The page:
DETROIT Detroit, which made the largest Chapter 9 municipal bankruptcy filing in U.S. history, on Thursday filed a request for proposals for $350 million in unprecedented financing, the city emergency manager's office said.
Detroit is the first large U.S. city to seek so-called debtor-in-possession (DIP) financing after asking for bankruptcy court protection.
The city plans to use about $250 million to terminate a complicated swaps deal related to previous bonds issued to finance pension debt, said Bill Nowling, press secretary for Detroit's state-appointed emergency manager, Kevyn Orr.
About $100 million would "provide the city with adequate liquidity throughout the restructuring case to start reinvesting in Detroit today," Nowling said in an e-mail to Reuters. It would be a line of credit the city could draw from, but it may not use all of it, he said.
Nowling also said Orr plans to use proceeds from the financing to invest in "quality of life" improvements for Detroit's nearly 700,000 residents.
In 1950 the city had 1.8 million people at a time when the three automakers that still call the Detroit area home dominated the auto industry. But in recent years the city that has accumulated more than $18 billion in debt and has made international headlines with its urban blight, roaming packs of feral dogs and outdated and sometimes inoperable police and fire equipment.
The termination of the swaps payment would be made to Merrill Lynch, a unit of Bank of America, said Nowling.
The state's emergency manager law grants to Orr most of the powers once afforded to the city's mayor and city council, including responsibility for the city's finances.
"The city is contacting a range of financial institutions, commercial banks, investment banks and hedge funds," Nowling said in an email to Reuters. He said the city would expect the U.S. Bankruptcy Court to approve the loan.
Orr told Reuters earlier this month the city could complete its restructuring without borrowing money, but piling up money now could give the city leverage and help it avoid a cash crunch later if the ground-breaking case gets bogged down.
Detroit heads to a trial in October to prove it is eligible for bankruptcy. The city filed for Chapter 9 protection in mid-July.
On Wednesday, U.S. Bankruptcy Judge Steven Rhodes, who is overseeing Detroit's bankruptcy petition, cleared the way for the city to seek approval next month of the $250 million swaps deal that will give it unencumbered access to its casino revenues.
Detroit collects about $180 million annually from casinos, which is among the city's most stable sources of revenue.
In an interview with the Detroit News on Wednesday and published on Thursday, Orr said he wanted to use the casino tax revenue to back the borrowing. In the interview, Orr first publicly mentioned his intent to seek the funding.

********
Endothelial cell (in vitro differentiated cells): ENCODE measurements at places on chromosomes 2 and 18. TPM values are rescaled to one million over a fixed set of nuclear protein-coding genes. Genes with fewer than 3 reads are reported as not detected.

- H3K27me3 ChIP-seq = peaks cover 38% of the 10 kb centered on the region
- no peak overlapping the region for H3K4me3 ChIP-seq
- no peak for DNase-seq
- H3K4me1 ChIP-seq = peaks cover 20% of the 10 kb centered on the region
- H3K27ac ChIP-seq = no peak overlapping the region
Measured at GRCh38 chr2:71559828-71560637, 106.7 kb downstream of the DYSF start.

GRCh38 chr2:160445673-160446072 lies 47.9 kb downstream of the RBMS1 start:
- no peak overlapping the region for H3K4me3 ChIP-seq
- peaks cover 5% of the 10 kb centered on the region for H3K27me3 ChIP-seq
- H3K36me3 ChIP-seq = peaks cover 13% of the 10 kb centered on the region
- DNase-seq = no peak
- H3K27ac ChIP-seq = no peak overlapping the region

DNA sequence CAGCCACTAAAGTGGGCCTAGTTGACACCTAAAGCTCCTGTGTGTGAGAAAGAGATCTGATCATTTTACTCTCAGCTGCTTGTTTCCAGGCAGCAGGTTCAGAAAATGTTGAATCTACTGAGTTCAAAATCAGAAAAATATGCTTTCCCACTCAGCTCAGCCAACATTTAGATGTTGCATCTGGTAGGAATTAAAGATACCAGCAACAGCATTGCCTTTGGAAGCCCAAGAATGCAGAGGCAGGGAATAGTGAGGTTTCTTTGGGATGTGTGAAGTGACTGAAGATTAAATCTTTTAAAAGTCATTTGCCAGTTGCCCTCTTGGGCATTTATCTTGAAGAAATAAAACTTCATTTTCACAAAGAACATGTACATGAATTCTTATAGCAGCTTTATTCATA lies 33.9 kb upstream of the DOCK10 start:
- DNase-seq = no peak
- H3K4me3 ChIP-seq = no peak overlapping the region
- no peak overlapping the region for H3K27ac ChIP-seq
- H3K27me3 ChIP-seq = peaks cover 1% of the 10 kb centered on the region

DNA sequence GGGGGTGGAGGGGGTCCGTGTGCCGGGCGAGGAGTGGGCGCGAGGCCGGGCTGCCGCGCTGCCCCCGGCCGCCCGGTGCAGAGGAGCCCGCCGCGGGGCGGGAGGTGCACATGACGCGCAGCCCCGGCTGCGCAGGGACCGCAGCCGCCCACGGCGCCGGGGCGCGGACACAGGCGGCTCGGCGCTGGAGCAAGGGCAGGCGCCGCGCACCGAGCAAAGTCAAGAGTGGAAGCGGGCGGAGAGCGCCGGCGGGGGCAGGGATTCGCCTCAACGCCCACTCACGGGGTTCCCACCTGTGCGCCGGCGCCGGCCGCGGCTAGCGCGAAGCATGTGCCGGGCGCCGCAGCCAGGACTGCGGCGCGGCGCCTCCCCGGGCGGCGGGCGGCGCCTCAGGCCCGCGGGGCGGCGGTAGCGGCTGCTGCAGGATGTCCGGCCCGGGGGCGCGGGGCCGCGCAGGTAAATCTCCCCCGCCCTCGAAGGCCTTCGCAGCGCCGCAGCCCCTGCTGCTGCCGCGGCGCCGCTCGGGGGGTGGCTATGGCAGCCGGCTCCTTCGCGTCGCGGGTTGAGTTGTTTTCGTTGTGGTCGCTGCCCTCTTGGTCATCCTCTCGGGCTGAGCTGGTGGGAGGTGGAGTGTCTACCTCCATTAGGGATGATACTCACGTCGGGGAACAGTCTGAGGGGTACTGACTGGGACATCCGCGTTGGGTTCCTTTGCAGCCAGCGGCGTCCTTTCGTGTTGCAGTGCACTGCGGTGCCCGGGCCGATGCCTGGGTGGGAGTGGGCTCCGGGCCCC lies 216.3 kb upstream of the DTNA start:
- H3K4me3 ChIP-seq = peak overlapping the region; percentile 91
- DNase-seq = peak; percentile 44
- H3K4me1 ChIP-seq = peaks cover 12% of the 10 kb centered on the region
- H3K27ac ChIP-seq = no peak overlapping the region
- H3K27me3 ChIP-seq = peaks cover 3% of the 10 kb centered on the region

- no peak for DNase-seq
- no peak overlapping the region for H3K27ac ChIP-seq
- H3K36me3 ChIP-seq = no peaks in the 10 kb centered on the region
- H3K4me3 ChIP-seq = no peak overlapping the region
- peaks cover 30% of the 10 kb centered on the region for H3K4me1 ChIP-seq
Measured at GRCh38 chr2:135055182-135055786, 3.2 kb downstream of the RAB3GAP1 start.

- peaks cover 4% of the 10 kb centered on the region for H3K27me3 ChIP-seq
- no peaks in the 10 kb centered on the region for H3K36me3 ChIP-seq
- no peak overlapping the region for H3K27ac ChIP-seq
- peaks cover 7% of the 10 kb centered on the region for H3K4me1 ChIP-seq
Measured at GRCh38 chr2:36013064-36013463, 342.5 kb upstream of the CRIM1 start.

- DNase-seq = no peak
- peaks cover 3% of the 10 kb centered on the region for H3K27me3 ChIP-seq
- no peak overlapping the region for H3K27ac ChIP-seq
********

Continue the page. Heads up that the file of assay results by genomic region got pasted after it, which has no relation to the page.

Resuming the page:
Lending to a bankrupt entity might seem like a bad idea, but the loans are repaid ahead of almost all other creditors and Wall Street banks and hedge funds often provide a debtor-in-possession, or DIP, loans.
But under Chapter 9 of the bankruptcy code, which covers the rare municipal bankruptcies, there is no real precedent for a DIP loan. As a result, there is no blueprint for determining the collateral the city can pledge, and how much power the judge has to enforce a lender's rights if Detroit defaults.
The only example of a municipal bankruptcy loan that turned up in a search of court records by Reuters was Prichard, an Alabama city with about 30,000 residents, which received court approval for a loan in 2000 during the first of its two recent bankruptcies.
The lack of precedent may make the loan a tough sale or may prompt lenders to demand control of the bank account receiving the casino revenue, lawyers told Reuters. DIP loans in corporate bankruptcies are often used to as a way to control a restructuring, and it was through a DIP loan that the U.S. Treasury guided the 2009 bankruptcies of GM and Chrysler.
Speculation about the need for such a loan has been a topic among lawyers and advisors who specialize in bankruptcy, and one lawyer told Reuters earlier this month he had been contacted by hedge funds about lending to Detroit.
"They see that it's a mess, and whenever there's a mess and they have a mop, someone will pay to clean it up," said Lewis Feldman, a lawyer who specializes in public finance at the law firm Goodwin Proctor.
(Editing by David Greising, Douglas Royalty and Leslie Gevirtz)